The Art of Creating a Label

On October 13, Luminous: The Art of Asia opens at SAM Downtown. SAM houses one of the finest collections of Asian art in the United States and Luminous showcases that. Totaling 160 pieces, this exhibition meshes the ancient with the contemporary while leaving room for individual interpretation and questioning.  Do Ho Suh is an artist who has worked closely with SAM over the years and has contributed his own contemporary installation to the show as well as his perspectives, ideas and questions, which pepper the labels of various pieces on display.

A common thread that runs through Luminous is the highlighting of difficulties in museum practices. Museums have a very difficult job telling the public the intended message of their pieces in an accurate and concise manner. In discussions with Catherine Roche, the curator of Luminous, Suh said, “The museum is a space of displacement. Every object in a museum has been moved from its original context and placed on a pedestal.” He goes on to mention the important role that the museum has; piecing together gaps to tell the overall story. The question remains – what is the best way for the museum to tell the story? There are three common ways: guided tours, audio guides, and the ever-present labels.

We asked Roche to give us insight on the formation and importance of those labels. She wrote:

Writing labels is a tricky business. In a highly contained and constrained format, the curator has a minimum amount of space to offer—what? Knowledge? Insight? Wit? Truth? The museum object label must present enough information to augment the viewer’s experience or understanding of the object, but it must not overwhelm with extraneous details or academic verbosity. It is not the platform for the curator to show off everything she knows about a certain artist or genre, but it is important to present that inspired tidbit that might entice a viewer look twice at an object.

People have different relationships to museum labels. I, for one, am an avid label reader. Though I hesitate to admit this, I typically read the label before looking at an object. My looking is very much guided by the label, and I typically prefer more not less information. I like words more than images (an odd thing for a curator to confess) and it matters to me that the label be lively and well written. Guided by the label, I then turn my attention to the object and take it in, though I frequently find myself referring back to the label to confirm the object’s date or place of production.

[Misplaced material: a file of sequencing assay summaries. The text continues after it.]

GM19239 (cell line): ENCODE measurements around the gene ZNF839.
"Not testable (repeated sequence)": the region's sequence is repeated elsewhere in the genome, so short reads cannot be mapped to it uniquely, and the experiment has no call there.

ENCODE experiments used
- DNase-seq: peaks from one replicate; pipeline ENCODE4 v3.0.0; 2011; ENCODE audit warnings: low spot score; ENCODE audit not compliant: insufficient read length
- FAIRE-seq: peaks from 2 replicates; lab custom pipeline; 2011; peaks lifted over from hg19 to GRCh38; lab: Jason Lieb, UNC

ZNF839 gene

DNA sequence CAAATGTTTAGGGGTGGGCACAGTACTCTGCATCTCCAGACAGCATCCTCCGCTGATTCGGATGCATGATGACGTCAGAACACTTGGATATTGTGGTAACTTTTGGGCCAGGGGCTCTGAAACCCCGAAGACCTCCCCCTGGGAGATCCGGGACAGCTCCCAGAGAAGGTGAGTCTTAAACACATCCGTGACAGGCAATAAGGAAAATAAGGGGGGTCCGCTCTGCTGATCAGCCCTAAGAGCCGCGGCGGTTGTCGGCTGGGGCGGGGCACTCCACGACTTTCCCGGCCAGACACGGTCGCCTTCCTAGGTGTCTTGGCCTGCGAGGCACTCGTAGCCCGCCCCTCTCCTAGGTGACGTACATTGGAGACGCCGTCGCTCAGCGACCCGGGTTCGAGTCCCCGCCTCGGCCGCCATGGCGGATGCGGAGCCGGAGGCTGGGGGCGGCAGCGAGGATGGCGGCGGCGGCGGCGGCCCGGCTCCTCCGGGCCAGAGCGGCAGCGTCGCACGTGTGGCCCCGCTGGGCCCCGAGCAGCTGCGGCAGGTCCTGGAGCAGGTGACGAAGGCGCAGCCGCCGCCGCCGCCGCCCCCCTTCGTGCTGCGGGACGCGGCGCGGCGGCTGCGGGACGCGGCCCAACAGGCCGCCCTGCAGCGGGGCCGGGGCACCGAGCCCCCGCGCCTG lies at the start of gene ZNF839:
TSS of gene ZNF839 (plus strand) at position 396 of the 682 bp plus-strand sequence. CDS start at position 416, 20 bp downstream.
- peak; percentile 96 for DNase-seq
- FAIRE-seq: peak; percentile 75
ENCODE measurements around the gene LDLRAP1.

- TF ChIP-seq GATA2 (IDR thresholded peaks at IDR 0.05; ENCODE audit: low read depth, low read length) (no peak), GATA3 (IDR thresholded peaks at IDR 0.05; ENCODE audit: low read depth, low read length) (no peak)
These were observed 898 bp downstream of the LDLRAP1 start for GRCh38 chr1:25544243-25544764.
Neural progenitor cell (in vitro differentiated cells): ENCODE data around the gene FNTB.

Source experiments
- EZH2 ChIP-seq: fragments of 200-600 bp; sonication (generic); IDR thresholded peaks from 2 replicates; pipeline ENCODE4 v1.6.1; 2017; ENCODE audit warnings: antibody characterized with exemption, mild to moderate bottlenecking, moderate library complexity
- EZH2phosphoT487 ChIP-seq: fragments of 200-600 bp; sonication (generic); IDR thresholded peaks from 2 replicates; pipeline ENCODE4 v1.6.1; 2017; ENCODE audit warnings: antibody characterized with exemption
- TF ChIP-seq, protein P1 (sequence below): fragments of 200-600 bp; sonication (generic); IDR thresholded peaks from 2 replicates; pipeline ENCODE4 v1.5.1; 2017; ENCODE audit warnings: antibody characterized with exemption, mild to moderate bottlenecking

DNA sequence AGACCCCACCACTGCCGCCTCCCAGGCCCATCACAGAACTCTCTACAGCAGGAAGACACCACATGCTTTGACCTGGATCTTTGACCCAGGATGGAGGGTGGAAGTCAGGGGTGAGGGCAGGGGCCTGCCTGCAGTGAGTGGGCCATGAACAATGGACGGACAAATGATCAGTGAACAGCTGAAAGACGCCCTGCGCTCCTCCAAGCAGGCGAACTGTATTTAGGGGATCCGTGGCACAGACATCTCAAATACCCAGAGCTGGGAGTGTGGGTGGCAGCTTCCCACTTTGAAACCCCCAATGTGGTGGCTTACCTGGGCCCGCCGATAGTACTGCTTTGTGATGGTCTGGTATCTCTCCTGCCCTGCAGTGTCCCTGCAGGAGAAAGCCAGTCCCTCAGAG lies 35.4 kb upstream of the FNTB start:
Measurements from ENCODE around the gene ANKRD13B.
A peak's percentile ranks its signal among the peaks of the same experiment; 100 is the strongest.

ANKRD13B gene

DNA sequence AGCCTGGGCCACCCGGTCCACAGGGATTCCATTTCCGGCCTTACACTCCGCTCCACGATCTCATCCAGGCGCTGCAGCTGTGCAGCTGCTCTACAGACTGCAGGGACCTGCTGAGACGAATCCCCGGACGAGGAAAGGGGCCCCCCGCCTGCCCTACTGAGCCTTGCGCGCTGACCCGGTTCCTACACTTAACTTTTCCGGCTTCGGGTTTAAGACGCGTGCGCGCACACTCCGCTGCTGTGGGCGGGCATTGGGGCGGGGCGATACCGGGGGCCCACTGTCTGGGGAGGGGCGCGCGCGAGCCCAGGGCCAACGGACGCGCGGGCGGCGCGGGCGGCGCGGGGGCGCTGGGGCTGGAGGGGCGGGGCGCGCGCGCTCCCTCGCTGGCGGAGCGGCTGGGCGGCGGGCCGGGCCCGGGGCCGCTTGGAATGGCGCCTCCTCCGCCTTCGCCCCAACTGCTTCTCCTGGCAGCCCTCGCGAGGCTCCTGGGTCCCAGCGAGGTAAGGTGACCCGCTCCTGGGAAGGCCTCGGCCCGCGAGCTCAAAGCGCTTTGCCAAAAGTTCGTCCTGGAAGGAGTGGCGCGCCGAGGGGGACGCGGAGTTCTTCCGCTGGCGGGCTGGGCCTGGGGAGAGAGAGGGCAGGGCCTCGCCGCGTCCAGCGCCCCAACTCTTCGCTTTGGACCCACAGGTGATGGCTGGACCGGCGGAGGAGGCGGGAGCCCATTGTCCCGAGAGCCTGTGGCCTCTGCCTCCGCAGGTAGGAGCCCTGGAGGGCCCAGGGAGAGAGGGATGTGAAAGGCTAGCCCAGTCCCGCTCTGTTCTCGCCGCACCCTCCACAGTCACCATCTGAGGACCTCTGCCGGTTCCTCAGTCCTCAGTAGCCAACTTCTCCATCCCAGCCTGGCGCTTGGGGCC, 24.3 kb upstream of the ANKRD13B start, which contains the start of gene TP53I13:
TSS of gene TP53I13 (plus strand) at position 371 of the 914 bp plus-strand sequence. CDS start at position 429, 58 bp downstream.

Others I know vehemently dislike labels and almost never read them. These people tend to be the biggest art lovers I know, as well as the ones who would rather not find themselves in a museum in the first place. The former are the type of people who are so passionate about art, so visual, so engaged in looking, that they have no use for a mediated experience of an object. I have always been kind of jealous of this type of person, who is self-assured and who trusts her own instincts over the words of a hired specialist. I want to be this person, who knows so much she doesn’t need to ask, or doesn’t know that much but doesn’t care, but I never could be.

What’s funny about this label thing is that although I love labels, I don’t particularly like guided tours and I hate audio guides. I find the latter cheesy—particularly when they involve period music—and the former boring and restrictive. I always wander off during tours and go into the next gallery, trying to escape the jostling crowds and the forced looking. What’s nice about labels is that they allow you to guide yourself, but don’t force the issue. You can always move on, or simply stop reading and start looking.

-Catherine Roche, Curator of Luminous: The Art of Asia